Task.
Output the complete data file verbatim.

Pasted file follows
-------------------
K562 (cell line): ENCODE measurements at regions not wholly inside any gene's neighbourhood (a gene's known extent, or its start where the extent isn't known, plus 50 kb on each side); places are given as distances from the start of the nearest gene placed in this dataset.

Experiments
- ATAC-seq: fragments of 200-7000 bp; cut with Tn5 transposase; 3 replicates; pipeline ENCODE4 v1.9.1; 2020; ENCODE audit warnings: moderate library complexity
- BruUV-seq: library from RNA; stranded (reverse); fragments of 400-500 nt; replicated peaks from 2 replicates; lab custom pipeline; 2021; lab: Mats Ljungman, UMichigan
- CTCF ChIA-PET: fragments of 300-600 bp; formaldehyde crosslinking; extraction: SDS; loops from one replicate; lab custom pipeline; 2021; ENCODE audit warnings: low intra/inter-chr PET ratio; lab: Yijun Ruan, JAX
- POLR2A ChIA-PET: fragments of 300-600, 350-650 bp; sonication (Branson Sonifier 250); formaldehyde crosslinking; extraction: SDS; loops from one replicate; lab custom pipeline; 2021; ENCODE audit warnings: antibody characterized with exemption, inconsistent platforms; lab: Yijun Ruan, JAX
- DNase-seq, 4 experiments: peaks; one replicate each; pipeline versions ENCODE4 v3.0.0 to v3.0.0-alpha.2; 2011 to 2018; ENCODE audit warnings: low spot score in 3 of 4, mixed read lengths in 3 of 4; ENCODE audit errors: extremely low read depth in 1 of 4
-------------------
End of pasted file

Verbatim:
K562 (cell line): ENCODE measurements at regions not wholly inside any gene's neighbourhood (a gene's known extent, or its start where the extent isn't known, plus 50 kb on each side); places are given as distances from the start of the nearest gene placed in this dataset.

Experiments
- ATAC-seq: fragments of 200-7000 bp; cut with Tn5 transposase; 3 replicates; pipeline ENCODE4 v1.9.1; 2020; ENCODE audit warnings: moderate library complexity
- BruUV-seq: library from RNA; stranded (reverse); fragments of 400-500 nt; replicated peaks from 2 replicates; lab custom pipeline; 2021; lab: Mats Ljungman, UMichigan
- CTCF ChIA-PET: fragments of 300-600 bp; formaldehyde crosslinking; extraction: SDS; loops from one replicate; lab custom pipeline; 2021; ENCODE audit warnings: low intra/inter-chr PET ratio; lab: Yijun Ruan, JAX
- POLR2A ChIA-PET: fragments of 300-600, 350-650 bp; sonication (Branson Sonifier 250); formaldehyde crosslinking; extraction: SDS; loops from one replicate; lab custom pipeline; 2021; ENCODE audit warnings: antibody characterized with exemption, inconsistent platforms; lab: Yijun Ruan, JAX
- DNase-seq, 4 experiments: peaks; one replicate each; pipeline versions ENCODE4 v3.0.0 to v3.0.0-alpha.2; 2011 to 2018; ENCODE audit warnings: low spot score in 3 of 4, mixed read lengths in 3 of 4; ENCODE audit errors: extremely low read depth in 1 of 4